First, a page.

The number of spawning kokanee in main lakes in the Okanagan have been counted.
A report released by the Ministry of Forests, Lands and Natural Resource Operations Rural Development this week shows fluctuating numbers.
For example, kokanee spawners in Okanagan Lake totalled 396,326 — up from last year’s total of 315,240.
And stream-spawning kokanee totalled 81,086, up 13 per cent from last year.
The ministry also said Mission Creek had an impressive return with 43,017, which is 60 per cent of total stream spawners.
In Kalamalka Lake, kokanee numbers totalled 67,425. However, the ministry noted that the number of kokanee in Coldstream Creek returning this year continues to be low — 50 per cent of the 10-year average.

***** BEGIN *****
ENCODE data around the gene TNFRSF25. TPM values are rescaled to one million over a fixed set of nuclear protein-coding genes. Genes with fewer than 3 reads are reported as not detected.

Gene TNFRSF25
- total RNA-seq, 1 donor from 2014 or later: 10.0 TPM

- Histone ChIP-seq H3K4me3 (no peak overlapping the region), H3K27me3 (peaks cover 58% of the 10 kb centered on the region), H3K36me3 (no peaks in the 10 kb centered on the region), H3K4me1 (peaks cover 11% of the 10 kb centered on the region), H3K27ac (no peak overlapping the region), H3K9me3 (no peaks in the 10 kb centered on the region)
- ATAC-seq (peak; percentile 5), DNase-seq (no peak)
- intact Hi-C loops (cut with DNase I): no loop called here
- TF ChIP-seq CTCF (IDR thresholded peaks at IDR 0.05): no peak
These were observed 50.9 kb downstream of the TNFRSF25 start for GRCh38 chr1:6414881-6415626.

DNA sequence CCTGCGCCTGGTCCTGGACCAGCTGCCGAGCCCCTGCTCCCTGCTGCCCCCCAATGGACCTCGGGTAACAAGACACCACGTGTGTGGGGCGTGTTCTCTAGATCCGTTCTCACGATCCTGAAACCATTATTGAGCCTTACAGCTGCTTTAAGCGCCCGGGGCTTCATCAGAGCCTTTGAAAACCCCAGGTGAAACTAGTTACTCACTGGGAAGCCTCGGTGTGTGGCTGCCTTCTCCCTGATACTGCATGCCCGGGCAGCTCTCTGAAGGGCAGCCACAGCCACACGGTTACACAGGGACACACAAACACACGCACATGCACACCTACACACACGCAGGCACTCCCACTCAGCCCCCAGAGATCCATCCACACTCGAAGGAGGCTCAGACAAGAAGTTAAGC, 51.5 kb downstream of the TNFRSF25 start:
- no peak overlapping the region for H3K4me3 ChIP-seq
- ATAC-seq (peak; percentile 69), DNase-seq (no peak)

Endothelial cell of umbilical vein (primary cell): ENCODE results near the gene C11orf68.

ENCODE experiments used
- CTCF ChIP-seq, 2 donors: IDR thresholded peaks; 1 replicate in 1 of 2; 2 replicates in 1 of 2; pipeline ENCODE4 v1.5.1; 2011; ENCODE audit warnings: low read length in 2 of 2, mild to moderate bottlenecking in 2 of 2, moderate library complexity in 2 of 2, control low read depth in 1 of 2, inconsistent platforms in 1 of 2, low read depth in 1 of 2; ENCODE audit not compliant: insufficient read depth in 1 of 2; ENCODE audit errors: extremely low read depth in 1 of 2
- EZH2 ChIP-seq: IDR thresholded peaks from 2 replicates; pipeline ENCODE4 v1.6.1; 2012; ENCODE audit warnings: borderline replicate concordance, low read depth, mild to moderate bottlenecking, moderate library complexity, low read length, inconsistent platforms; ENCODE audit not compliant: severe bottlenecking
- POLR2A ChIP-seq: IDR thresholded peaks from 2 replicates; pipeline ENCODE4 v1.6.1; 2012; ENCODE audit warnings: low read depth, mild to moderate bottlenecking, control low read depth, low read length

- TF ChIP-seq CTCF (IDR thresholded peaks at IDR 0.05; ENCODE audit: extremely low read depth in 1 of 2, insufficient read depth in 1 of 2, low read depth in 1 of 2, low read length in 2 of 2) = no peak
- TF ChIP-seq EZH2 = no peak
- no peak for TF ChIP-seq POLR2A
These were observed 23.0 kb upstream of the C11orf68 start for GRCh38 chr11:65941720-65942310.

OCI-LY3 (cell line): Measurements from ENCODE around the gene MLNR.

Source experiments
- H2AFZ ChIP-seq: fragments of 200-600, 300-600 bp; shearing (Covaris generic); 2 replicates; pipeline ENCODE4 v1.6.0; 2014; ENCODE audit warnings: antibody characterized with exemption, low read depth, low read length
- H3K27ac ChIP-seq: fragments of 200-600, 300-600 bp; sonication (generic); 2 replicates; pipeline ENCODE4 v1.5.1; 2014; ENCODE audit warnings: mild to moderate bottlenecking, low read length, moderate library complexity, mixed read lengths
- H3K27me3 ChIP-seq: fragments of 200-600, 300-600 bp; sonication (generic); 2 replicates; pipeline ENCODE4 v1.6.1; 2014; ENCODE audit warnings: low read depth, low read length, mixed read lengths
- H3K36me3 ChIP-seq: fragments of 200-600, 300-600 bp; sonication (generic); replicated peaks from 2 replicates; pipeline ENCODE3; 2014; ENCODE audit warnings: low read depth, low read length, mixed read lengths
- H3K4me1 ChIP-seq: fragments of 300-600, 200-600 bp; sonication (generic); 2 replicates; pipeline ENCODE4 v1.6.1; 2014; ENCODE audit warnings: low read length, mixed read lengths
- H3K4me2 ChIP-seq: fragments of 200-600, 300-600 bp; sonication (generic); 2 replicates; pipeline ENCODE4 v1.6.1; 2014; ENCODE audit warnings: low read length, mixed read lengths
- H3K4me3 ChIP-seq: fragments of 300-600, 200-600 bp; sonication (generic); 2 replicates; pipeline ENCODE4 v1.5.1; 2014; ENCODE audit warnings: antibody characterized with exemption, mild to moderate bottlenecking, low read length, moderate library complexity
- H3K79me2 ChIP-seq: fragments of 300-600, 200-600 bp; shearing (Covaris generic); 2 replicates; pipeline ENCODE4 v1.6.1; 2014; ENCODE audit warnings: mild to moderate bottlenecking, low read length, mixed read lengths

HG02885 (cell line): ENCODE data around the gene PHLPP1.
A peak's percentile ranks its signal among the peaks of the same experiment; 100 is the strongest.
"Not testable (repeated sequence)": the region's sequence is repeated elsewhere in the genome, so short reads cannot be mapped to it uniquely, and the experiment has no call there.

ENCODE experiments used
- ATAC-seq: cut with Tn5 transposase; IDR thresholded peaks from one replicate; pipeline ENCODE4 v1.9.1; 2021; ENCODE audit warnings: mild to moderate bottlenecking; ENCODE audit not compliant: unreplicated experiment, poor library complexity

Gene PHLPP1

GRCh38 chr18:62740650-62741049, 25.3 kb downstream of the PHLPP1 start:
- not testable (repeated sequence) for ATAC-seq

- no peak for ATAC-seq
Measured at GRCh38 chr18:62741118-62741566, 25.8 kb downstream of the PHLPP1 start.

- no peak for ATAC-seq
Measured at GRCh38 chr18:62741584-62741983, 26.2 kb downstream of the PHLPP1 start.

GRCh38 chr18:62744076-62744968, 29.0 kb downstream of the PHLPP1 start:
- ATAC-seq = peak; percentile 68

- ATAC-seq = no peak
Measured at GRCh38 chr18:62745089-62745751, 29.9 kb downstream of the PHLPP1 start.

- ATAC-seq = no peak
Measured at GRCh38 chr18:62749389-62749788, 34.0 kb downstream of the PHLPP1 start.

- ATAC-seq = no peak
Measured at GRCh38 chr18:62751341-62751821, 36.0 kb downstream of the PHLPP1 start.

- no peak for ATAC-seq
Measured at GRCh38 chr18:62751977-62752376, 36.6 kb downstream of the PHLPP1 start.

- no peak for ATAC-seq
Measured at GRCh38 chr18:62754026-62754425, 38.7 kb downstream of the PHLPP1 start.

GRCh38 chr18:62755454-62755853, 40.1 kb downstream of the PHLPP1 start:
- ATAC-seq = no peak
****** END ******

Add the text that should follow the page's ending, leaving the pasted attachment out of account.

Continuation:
In Skaha Lake, the number of kokanee and sockeye counted were 35,000. This is a 30 per cent decline from last year and 70 per cent below the 10-year average.
According to the ministry, these low numbers could be attributed to poor ocean survival.
Wood Lake also saw a significant reduction in kokanee returns for 2021, with only 10,736 fish. Stream spawners accounted for 9,728 fish, a 45 per cent drop since last year.
Due to the low number of returning kokanee, the ministry says it will reassess the catch limits for the Wood Lake recreational fishery in 2022.
According to the report, the province is continuing to work with the District of Lake Country, Oceola Fish and Game Club and the Okanagan Indian Band to improve water management and spawning conditions in Middle Vernon Creek.
Kokanee salmon are land-locked sockeye salmon found in all of the Okanagan’s main lakes.
The ministry says with the help of their partners, it will continue efforts to restore spawning and rearing habitats to ensure the long-term health of the kokanee population.